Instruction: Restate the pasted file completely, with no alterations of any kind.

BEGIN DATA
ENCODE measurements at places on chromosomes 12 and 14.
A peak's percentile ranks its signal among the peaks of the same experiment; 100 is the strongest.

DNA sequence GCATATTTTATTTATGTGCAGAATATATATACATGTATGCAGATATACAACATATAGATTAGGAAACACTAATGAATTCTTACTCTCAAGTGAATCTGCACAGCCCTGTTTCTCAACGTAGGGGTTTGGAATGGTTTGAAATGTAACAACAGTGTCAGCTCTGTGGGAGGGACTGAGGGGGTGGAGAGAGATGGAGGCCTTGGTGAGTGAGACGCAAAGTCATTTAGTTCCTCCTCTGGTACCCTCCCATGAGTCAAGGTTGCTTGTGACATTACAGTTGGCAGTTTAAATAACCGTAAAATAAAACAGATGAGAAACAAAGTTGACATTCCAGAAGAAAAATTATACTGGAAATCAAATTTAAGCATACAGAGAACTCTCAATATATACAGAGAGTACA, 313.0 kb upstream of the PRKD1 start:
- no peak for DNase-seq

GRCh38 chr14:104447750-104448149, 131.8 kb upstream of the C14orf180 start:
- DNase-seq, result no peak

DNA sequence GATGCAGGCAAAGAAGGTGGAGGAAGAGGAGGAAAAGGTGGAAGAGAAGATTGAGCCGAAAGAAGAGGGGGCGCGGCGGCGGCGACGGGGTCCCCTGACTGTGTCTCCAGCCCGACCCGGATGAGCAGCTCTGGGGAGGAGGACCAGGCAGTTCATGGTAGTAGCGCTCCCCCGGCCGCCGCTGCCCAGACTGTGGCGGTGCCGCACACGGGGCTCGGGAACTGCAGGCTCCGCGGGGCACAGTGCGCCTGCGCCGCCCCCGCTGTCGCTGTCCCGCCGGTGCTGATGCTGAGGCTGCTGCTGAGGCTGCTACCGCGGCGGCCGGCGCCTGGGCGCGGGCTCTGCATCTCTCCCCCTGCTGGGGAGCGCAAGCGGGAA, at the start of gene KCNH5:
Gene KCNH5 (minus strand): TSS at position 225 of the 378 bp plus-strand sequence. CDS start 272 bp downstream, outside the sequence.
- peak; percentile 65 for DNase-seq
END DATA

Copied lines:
ENCODE measurements at places on chromosomes 12 and 14.
A peak's percentile ranks its signal among the peaks of the same experiment; 100 is the strongest.

DNA sequence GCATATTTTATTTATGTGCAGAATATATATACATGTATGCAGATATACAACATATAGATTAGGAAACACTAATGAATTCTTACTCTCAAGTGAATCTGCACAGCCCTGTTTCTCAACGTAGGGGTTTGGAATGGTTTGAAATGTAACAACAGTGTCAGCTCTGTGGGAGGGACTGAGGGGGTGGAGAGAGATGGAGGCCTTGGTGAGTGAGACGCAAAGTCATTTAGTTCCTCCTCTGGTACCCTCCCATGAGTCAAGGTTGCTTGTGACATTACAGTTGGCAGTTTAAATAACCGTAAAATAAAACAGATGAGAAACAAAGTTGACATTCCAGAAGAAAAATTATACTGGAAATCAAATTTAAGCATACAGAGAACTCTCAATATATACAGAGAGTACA, 313.0 kb upstream of the PRKD1 start:
- no peak for DNase-seq

GRCh38 chr14:104447750-104448149, 131.8 kb upstream of the C14orf180 start:
- DNase-seq, result no peak

DNA sequence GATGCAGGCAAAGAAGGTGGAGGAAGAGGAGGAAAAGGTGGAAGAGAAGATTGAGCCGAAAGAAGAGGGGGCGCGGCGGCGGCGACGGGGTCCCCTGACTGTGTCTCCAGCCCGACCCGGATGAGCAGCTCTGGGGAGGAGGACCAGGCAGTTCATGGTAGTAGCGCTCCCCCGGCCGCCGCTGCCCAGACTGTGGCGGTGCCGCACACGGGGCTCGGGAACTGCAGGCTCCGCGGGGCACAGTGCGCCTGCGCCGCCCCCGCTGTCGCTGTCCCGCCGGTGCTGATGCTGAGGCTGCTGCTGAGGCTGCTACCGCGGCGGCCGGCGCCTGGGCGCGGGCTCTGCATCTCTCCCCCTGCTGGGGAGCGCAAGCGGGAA, at the start of gene KCNH5:
Gene KCNH5 (minus strand): TSS at position 225 of the 378 bp plus-strand sequence. CDS start 272 bp downstream, outside the sequence.
- peak; percentile 65 for DNase-seq